How well are You Thinking? Does Lack of Sunlight Lead to Intellectual Disabilities?

How well are You Thinking? Does Lack of Sunlight Lead to Intellectual Disabilities?

By Marc Sorenson, EdD  Sunlight Institute

EXCITING RESEARCH from the British Journal of Psychiatry, December 2014, points out that “People with intellectual disabilities have a high risk of osteoporosis and fractures.”[i] The researchers theorized that vitamin D deficiency could have an influence on intellectual shortcomings, since it is well-known that vitamin D is absolutely essential to optimal bone health. To test their theory, they measured the vitamin D levels of 155 patients with intellectual disabilities and compared them to 192 controls who had no such disabilities.

The results were compelling: nearly twice as many patients with intellectual disabilities were vitamin D deficient when compared to normal controls. The researchers pointed out that they were able to normalize D levels with supplementation, but did not report whether the supplementation abated the intellectual problems.

The investigators concluded that “Vitamin D deficiency is highly prevalent in people with intellectual disabilities, partly because of INSUFFICIENT EXPOSURE TO SUNLIGHT. Screening and treatment strategies, aiming to reduce these patients’ high fracture risk, should be introduced. Similar strategies may be required in other psychiatric populations at risk for fractures and with a TENDENCY TO SPEND EXCESSIVE TIME INDOORS.”

The researchers obviously understood that the best method to obtain vitamin D is through sunlight exposure. The phrase “partly because of INSUFFICIENT EXPOSURE TO SUNLIGHT,” however, is probably not the best descriptive tool. On average, ninety percent of vitamin D in human serum is due to sunlight exposure. Other sources of vitamin D such as from fish and supplements—are produced by sunlight or other UV light exposure. The term “partly” should simply be deleted from the phrase.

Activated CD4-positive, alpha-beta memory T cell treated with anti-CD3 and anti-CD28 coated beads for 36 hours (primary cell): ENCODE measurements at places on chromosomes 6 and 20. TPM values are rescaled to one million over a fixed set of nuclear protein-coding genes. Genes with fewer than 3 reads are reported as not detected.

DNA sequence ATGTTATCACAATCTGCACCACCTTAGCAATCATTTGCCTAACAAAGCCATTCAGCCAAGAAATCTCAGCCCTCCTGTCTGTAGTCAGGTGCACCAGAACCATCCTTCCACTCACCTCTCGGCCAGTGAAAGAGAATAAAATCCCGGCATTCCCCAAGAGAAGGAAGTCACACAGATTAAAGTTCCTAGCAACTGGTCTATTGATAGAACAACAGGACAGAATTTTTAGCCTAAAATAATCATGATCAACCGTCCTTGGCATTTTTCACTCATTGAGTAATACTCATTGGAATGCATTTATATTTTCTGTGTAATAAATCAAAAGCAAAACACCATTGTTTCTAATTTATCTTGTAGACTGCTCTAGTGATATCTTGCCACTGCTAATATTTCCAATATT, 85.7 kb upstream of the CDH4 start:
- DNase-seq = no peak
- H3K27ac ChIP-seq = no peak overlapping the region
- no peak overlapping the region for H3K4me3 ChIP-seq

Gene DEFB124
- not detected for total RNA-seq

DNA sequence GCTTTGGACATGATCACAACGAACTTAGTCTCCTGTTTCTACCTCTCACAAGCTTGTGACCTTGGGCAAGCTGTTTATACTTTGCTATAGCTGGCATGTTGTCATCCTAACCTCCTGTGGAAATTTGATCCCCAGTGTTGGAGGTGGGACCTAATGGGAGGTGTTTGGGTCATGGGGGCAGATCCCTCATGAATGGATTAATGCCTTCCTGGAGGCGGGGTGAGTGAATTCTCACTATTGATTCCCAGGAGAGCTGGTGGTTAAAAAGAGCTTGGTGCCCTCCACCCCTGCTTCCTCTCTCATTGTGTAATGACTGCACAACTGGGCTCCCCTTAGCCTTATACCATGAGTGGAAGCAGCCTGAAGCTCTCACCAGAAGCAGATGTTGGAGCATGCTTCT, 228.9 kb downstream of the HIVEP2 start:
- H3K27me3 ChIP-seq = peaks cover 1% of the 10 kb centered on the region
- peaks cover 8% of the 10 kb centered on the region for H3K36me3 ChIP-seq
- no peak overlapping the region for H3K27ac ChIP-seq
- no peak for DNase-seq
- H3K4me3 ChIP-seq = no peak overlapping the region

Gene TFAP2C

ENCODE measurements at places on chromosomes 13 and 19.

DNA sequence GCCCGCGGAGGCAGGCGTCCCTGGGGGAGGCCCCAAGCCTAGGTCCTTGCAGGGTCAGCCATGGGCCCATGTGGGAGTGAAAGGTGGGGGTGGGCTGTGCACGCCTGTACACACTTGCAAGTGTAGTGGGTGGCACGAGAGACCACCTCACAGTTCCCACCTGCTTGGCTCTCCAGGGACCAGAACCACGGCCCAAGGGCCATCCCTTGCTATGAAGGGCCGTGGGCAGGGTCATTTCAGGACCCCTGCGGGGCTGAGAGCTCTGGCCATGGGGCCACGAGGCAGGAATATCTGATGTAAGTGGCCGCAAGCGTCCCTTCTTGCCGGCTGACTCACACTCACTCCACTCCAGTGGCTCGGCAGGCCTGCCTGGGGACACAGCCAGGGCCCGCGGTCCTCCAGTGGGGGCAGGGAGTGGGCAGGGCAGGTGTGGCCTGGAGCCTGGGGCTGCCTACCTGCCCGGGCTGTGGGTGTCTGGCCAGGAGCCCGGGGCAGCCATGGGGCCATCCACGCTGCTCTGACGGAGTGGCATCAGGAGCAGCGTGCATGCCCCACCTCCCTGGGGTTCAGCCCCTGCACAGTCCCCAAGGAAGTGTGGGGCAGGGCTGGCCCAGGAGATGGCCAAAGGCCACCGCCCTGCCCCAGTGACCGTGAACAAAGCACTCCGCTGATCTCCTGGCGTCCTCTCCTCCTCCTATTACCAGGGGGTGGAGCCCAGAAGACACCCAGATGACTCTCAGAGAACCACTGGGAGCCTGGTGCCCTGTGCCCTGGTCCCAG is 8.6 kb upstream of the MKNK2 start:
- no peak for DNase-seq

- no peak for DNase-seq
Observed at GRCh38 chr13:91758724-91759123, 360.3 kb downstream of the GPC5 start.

One of the most persuasive pieces of information on fractures showed that women in Spain—those who continually seek the sun— have about one-eleventh the risk of hip fractures as those who have little sunlight exposure.[ii] No research, (that I have seen), indicates any such profound protection by high D levels alone, although high levels are essential for the absorption of calcium. Sunlight has many effects on the human body beyond producing vitamin D—effects that may also lessen the risk of fracture and osteoporosis.

At this point I would like theorize regarding the Spanish women who were continually in the sunlight: they probably had only a small fraction of the intellectual disabilities experienced by those who had little sunlight exposure. This is conjecture, of course—but conjecture based on common sense (derived undoubtedly from my daily habit of sunbathing). It would also be a fertile field for more research.

We also know that osteoporosis is, to an extent, a reversible disease. This is not to say that those who have lost several inches of height, due to bone dissolution, will be able to regain that height and stand up straight and tall again; it does mean that some lost bone mass could be replaced, and the risk of fracture remarkably diminished. Several times, a Japanese physician named Sato, has shown that a year of sunlight exposure can increase bone mass and profoundly reduce the risk of hip fracture in women who already suffer from osteoporosis.[iii] In fact, their risk of fracture reduced to 1/6 the risk of women who stayed indoors.

I theorize also that the women who spent a year in the sunlight likely increased their intellectual capacities. This is another fertile field for research.

I seems a SMART thing to do to preserve and strengthen the bones while also increasing the mental capacities, no?  It may be as simple as exposing oneself to regular, non-burning sunlight

[i] Frighi V, Morovat A, Stephenson MT, White SJ, Hammond CV, Goodwin GM. Vitamin D deficiency in patients with intellectual disabilities: prevalence, risk factors and management strategies. Br J Psychiatry 2014 Dec;205(6):458-64.

[ii] Larrosa, M.  Vitamin D deficiency and related factors in patients with osteoporotic hip fracture.  Med Clin (BARC) 2008;130:6-9.

[iii] Sato, Y. et al.  Amelioration of osteoporosis and hypovitaminosis D by sunlight exposure in stroke patients.  Neurology 2003;61:338-42.

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